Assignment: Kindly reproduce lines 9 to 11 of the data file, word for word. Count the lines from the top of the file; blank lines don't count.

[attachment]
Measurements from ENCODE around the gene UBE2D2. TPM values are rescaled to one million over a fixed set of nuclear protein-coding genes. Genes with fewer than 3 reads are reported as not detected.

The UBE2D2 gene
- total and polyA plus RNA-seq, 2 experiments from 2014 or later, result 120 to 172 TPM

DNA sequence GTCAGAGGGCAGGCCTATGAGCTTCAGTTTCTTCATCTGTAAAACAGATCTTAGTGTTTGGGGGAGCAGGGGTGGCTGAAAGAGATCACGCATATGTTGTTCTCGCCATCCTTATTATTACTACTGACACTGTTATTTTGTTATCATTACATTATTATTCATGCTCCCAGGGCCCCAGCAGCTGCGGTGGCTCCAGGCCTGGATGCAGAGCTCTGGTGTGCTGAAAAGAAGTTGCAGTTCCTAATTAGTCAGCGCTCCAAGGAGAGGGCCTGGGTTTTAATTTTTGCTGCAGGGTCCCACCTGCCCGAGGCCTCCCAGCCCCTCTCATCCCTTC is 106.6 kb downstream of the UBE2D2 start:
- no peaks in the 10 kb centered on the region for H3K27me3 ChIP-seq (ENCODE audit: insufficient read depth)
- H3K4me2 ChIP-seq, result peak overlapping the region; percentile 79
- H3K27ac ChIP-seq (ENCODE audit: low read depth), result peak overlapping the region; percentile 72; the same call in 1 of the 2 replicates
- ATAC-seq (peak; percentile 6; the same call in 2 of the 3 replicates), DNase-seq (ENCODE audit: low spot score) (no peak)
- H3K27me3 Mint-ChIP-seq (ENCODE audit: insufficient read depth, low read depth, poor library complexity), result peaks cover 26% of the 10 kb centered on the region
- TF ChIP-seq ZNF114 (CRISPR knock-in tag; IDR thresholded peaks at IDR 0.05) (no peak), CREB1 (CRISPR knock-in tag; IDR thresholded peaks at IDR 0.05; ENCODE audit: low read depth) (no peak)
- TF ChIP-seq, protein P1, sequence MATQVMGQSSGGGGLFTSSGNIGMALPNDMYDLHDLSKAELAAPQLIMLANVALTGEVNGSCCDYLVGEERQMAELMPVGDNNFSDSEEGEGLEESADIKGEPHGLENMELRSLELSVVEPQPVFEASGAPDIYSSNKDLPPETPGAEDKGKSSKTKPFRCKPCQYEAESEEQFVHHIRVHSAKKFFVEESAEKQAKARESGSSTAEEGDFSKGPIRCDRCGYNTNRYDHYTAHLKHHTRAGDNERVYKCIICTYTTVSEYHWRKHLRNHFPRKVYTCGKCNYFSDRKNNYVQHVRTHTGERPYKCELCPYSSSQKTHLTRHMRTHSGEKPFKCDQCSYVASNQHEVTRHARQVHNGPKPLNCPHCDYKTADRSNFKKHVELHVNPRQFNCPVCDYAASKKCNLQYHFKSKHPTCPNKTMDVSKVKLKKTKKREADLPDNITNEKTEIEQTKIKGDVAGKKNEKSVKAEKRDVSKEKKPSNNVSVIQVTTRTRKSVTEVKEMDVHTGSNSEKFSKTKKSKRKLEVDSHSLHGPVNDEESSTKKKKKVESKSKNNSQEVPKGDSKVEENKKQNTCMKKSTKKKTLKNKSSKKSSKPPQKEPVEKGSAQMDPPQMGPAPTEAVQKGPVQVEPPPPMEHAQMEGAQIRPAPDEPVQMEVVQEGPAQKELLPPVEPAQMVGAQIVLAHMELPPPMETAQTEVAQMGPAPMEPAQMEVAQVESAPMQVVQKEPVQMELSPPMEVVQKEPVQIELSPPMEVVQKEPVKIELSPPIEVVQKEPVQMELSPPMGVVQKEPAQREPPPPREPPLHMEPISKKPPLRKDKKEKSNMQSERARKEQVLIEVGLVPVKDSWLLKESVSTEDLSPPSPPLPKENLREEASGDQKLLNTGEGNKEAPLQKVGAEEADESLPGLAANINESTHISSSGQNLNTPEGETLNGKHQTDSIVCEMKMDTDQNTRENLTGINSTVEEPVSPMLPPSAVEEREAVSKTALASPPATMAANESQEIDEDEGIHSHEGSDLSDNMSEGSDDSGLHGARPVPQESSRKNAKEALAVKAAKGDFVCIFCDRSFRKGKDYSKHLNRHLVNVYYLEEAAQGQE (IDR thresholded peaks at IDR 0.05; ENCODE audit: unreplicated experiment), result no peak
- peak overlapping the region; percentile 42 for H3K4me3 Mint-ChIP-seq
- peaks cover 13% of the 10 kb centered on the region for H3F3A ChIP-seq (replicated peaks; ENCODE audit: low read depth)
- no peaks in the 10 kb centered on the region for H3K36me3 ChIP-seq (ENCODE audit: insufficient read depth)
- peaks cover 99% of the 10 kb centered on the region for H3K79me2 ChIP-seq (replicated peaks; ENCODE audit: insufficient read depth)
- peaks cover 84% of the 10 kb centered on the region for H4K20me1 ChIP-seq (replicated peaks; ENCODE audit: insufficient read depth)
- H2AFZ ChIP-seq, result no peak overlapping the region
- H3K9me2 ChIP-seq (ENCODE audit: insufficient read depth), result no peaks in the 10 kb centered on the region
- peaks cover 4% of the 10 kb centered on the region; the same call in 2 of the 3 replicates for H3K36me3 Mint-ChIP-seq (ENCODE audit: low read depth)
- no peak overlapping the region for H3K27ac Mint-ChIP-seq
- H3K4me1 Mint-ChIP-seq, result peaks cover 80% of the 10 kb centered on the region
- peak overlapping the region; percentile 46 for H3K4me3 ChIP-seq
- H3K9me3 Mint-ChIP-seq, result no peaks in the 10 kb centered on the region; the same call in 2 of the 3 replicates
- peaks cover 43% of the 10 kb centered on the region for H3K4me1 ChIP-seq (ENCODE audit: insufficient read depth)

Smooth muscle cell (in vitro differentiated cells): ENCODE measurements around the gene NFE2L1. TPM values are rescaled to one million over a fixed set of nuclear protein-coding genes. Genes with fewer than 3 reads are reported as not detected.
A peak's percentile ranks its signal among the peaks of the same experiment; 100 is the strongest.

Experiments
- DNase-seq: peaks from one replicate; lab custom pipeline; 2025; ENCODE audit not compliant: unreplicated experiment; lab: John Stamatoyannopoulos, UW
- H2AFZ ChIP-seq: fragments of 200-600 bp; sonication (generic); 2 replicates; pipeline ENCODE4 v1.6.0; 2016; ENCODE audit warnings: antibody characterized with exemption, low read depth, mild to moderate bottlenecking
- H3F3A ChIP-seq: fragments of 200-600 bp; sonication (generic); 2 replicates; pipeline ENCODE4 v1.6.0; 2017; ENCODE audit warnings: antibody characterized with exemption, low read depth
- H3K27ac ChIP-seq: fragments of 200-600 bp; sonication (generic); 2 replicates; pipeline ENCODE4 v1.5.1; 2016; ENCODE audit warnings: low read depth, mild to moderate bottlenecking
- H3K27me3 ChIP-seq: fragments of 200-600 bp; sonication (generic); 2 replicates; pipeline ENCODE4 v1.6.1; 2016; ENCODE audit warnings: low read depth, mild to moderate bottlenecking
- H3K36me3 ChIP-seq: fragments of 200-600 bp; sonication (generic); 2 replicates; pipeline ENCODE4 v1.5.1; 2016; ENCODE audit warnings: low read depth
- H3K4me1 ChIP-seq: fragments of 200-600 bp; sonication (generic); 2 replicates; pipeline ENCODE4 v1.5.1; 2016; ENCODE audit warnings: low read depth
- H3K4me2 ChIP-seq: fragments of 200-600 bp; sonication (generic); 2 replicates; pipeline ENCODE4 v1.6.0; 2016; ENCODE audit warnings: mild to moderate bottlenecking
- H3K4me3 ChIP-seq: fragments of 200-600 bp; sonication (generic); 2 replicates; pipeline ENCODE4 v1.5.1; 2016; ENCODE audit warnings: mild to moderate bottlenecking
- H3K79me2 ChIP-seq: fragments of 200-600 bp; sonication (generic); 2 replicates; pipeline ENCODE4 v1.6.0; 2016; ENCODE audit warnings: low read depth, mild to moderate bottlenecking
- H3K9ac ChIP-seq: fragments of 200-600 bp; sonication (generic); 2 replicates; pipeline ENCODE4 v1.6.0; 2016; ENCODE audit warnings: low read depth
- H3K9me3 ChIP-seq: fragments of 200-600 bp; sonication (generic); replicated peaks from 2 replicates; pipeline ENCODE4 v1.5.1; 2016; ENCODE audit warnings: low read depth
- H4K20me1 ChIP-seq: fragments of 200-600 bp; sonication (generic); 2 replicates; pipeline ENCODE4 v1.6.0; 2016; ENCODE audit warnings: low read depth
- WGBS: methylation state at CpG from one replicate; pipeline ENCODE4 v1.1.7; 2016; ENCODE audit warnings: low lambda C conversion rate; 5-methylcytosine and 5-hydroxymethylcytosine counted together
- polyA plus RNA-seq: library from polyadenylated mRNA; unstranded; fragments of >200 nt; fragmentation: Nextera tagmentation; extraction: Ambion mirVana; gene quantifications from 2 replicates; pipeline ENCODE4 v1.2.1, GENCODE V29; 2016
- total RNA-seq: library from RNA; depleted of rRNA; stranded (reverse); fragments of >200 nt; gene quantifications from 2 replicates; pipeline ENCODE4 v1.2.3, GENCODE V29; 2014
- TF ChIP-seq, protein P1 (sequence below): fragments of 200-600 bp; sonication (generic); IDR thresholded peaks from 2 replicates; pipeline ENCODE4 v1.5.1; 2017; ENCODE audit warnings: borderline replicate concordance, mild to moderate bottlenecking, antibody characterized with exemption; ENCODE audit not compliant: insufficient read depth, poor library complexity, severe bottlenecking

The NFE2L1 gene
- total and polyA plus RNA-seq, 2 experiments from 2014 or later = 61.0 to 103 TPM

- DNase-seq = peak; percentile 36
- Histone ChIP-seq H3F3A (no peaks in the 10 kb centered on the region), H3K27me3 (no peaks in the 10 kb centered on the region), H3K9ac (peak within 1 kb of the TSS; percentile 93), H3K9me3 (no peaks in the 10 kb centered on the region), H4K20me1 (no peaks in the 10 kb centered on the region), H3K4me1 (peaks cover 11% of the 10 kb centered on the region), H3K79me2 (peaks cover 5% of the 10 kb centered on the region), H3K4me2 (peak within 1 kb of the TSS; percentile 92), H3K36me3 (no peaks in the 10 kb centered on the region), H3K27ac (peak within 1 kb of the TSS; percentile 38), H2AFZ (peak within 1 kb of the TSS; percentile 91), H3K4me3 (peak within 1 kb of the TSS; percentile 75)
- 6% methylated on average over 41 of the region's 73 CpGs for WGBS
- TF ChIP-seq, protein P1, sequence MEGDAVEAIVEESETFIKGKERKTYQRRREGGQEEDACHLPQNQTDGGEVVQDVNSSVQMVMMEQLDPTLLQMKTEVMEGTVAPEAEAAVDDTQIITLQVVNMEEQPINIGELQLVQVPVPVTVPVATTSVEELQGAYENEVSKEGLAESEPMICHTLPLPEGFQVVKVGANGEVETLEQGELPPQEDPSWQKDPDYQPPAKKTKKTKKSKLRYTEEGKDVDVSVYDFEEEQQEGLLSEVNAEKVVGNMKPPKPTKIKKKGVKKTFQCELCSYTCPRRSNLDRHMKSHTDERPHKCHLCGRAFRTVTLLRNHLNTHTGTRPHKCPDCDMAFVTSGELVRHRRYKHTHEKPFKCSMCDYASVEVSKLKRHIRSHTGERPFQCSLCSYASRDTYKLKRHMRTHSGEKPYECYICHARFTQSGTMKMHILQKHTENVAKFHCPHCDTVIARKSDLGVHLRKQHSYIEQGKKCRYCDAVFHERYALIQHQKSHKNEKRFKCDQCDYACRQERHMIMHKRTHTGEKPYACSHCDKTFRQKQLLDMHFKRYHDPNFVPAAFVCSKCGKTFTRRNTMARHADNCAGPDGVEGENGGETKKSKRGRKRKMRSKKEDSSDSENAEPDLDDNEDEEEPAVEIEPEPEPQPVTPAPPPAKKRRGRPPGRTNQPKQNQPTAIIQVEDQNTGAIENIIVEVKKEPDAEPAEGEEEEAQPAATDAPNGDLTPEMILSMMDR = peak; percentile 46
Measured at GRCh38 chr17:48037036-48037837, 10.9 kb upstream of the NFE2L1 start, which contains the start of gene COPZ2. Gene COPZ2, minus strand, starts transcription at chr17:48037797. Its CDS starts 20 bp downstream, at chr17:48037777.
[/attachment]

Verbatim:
- H3K27me3 Mint-ChIP-seq (ENCODE audit: insufficient read depth, low read depth, poor library complexity), result peaks cover 26% of the 10 kb centered on the region
- TF ChIP-seq ZNF114 (CRISPR knock-in tag; IDR thresholded peaks at IDR 0.05) (no peak), CREB1 (CRISPR knock-in tag; IDR thresholded peaks at IDR 0.05; ENCODE audit: low read depth) (no peak)
- TF ChIP-seq, protein P1, sequence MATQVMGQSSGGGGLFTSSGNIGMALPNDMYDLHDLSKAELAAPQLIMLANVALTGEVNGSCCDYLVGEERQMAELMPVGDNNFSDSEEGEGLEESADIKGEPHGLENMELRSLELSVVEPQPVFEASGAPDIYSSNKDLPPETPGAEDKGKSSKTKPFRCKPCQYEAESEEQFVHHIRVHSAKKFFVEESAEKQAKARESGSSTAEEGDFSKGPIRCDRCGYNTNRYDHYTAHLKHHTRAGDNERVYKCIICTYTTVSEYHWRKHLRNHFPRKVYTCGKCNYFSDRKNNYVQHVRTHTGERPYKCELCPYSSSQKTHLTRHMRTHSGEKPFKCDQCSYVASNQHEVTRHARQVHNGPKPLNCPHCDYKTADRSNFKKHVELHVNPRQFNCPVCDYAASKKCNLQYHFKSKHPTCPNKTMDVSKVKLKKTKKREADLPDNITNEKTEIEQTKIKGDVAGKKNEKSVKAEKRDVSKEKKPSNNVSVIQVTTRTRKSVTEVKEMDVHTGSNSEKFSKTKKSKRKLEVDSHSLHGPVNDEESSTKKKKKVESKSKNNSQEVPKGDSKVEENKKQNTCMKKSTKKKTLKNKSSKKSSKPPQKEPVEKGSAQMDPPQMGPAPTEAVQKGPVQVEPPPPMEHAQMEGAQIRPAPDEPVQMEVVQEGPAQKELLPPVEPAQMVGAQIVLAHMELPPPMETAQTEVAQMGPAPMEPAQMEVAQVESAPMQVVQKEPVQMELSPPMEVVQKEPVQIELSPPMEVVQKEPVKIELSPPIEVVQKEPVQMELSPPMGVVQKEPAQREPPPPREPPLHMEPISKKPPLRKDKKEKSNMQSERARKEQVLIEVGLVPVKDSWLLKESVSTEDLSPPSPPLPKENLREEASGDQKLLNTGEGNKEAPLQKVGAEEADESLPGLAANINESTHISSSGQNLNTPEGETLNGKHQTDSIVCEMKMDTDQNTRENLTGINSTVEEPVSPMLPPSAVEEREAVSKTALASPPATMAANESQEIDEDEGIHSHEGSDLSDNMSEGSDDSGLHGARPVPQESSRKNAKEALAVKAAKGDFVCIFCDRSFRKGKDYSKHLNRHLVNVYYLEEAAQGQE (IDR thresholded peaks at IDR 0.05; ENCODE audit: unreplicated experiment), result no peak